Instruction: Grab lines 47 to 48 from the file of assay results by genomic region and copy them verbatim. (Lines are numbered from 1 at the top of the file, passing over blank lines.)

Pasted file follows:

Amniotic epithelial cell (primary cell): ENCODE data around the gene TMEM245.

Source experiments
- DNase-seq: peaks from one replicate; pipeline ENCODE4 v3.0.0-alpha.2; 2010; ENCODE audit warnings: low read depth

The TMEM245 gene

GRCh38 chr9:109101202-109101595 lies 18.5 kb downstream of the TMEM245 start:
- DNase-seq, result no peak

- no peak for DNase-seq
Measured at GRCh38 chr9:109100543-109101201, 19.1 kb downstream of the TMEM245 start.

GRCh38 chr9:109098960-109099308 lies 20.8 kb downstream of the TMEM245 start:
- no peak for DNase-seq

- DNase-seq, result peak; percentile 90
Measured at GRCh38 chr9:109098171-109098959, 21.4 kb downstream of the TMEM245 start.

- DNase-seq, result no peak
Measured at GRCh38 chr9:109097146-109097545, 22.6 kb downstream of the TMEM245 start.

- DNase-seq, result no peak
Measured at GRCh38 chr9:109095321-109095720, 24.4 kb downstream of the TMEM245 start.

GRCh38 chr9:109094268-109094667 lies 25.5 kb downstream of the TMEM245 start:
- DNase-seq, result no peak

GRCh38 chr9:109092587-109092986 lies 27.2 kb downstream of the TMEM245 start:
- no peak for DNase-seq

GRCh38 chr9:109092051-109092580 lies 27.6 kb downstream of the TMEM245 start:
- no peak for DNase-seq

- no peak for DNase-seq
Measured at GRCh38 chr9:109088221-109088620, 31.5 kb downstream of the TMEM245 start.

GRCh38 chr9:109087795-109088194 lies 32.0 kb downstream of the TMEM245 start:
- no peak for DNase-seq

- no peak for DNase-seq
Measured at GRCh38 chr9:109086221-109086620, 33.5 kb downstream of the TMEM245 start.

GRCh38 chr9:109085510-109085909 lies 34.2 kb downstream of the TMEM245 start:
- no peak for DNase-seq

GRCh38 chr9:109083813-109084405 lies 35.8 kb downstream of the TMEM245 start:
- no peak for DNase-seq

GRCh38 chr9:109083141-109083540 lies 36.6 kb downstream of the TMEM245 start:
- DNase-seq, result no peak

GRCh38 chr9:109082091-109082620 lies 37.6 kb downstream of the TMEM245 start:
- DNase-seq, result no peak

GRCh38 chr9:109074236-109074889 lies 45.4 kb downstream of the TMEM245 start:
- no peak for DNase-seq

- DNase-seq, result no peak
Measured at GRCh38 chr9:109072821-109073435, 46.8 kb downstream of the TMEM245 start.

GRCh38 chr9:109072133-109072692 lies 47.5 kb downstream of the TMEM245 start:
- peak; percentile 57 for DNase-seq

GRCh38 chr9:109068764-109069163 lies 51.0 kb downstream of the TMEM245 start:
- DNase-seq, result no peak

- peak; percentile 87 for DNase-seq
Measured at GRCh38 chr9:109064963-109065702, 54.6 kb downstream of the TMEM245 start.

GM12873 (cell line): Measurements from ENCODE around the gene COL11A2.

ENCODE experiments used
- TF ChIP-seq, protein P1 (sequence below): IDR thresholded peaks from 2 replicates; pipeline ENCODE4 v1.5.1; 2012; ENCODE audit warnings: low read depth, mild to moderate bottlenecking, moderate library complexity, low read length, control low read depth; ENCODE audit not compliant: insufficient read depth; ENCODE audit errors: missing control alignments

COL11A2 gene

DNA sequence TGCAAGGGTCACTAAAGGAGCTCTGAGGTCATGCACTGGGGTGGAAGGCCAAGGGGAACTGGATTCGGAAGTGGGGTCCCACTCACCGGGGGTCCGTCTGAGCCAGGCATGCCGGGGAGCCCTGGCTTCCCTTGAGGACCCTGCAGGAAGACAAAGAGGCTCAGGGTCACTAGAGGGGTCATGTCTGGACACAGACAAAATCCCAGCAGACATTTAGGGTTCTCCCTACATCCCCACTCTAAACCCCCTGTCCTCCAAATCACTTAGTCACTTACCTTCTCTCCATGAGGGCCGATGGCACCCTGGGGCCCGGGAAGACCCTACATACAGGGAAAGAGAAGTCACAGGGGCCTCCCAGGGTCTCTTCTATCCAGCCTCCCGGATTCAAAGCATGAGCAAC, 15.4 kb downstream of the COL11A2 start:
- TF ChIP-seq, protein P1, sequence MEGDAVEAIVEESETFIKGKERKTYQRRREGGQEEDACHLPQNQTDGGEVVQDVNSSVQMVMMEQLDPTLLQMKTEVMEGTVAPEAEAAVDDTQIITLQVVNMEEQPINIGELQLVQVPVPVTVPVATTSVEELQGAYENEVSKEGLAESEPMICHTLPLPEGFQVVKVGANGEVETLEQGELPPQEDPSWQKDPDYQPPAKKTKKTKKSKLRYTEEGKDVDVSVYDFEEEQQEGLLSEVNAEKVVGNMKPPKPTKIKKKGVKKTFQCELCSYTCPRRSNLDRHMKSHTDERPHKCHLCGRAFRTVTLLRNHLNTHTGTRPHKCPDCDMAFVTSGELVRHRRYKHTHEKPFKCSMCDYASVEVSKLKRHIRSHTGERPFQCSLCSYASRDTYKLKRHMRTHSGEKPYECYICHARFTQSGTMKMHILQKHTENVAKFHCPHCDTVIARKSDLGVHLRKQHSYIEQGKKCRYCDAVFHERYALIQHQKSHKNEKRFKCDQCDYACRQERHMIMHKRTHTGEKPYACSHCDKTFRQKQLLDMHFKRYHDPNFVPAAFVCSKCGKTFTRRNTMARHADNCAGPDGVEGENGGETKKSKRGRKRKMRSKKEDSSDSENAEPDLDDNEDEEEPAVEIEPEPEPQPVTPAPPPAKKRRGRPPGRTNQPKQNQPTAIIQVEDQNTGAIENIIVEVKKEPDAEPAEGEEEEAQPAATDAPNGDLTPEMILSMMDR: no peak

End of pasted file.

GM12873 (cell line): Measurements from ENCODE around the gene COL11A2.

ENCODE experiments used